Wednesday, May 30, 2007
Or that's what I innocently thought before I got to know Bissau better. In that unfortunate place of course it is safe to say that approximately everyone, is shady.
That night we the approached the floodlit rumble of the boat being unloaded -two dozens of Guineans heaving rice sacks off it, plus the Koreans onboard, plus, dozens of Phillipines hanging around at the side who were caught fishing within Bissau territory without permission.
Immanuel said I had better not talk to anyone, most of all not divulge my intents to anyone, since in case I got found out I would get instantly ousted and never let back again. I should have sensed that this was a filthy trick since today and yesterday the main problem really seemed to be the communication (I just do not speak any crioulo, you see) and people looking at me like an alien, but: looking benevolently, and lethargically, like they are not really caring, not like they were scheming of chucking me out any soon. This being Bissau everyone was just much laxer about any rules. The evening proceeded, me sitting by the side, him dashing off feigning to be trying to be making progress for my situation, ant the end Immanuel said "let's go for a drink with a few of the sailors, maybe we will be able to set you up with them". What he didn't bother to clear up was that "setting me up with them" was going to take on a rather different meaning than the one I had imagined. He'd left them under the impression I was one of his prostitutes.
While we were in the bar outside the port, he bought me many a drink hoping to blur my judgement of situation (he was not counting on my beer-weaned German blood obviously), then as we were walking to the town centre (to frequent more bars I innocently imagined), he suddenly staid in the back with one of them sailours and there was some hard negotiation going on as far as I could tell. When I realized just what they were negotiating about and the Korean that had just slid over the bills to my six-fingered pimp and came laying his arm around the exotic blonde fille de joie asking whether I knew the nearest hotel, it was of course not too late for me to shake him off.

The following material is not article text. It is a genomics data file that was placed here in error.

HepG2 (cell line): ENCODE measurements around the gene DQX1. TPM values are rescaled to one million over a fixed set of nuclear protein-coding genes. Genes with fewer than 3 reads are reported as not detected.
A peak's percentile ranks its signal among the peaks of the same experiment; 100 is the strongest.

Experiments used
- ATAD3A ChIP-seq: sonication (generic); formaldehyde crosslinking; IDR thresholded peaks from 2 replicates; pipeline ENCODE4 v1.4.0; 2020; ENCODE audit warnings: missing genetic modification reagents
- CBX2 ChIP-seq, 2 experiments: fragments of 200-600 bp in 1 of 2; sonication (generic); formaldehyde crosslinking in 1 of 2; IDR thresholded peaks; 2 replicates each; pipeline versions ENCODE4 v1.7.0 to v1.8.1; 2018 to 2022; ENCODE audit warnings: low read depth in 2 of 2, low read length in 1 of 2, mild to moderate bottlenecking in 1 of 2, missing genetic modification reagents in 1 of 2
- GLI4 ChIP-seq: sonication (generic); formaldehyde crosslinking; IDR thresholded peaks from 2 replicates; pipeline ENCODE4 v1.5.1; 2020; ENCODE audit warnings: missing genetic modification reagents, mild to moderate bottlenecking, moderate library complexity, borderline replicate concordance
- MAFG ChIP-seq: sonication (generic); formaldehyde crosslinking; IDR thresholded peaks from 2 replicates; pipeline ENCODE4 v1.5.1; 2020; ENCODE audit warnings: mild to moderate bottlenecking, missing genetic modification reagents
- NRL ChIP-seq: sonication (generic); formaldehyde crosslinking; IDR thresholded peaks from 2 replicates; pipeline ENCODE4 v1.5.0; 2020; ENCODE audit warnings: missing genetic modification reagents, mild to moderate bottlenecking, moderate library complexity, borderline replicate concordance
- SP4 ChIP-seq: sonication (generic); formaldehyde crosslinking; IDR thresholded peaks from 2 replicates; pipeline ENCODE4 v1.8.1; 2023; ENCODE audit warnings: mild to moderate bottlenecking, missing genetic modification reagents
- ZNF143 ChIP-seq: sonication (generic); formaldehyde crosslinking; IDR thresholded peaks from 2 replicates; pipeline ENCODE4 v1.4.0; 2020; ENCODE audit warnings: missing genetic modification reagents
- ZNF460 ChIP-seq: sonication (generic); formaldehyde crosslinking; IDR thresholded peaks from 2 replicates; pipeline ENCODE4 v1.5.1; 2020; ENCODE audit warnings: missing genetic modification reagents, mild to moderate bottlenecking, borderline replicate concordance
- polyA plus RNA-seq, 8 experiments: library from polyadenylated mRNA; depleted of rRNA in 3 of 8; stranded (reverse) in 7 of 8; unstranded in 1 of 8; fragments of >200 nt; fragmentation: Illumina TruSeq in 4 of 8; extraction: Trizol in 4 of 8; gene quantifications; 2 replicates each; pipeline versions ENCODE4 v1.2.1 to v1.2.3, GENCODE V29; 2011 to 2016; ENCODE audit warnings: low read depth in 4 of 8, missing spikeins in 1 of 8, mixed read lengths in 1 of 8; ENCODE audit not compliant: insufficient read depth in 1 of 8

I saved myself back to my place over a quickly improvised rat-run.There, I fell on my bed and analysed the night: For one, it seemed I almost got sold to far East Asia -so much for my trying to get local help involved.
I reckoned I had to change tactics.
(continued one post down)
Tuesday, May 22, 2007
As I said, I have never been one to be fond of those things. And that is why I will start the story with the relation of an escapade technically on Turkish territory, but close enough to the Iraqi side that it just takes a walk in the night, over the mountains, to arrive in the land where all roads lead to Baghdad.
Three years ago I had been here, and I remember looking out over very valley, musing about how close Iraq was, in figurative spitting distance, just behind that ragged mountain ridge. Şirnak apparently means “Town of Noah”, or so the Russian guidebook said. As fate has it, I find myself a second time clinging to the streets creeping up its steep slopes. Things have changed, in various ways. Buildings have shot up all over, and it is not as quiet as it used to be. The morning we leave helicopters roar overhead, orbiting the town, just like the evening before. We start on foot, walking out of town. The mountains look tame, like big sleeping animals and fog playfully lingers in the chinks in between the foothills under us. After a while we stop under an almond tree, and playfully start picking off some of its fruit which are still too small to eat, the little oval forms not bigger than a fingernail. Diligently, with index and thumb I split one in two and squeeze out the little translucent kernel.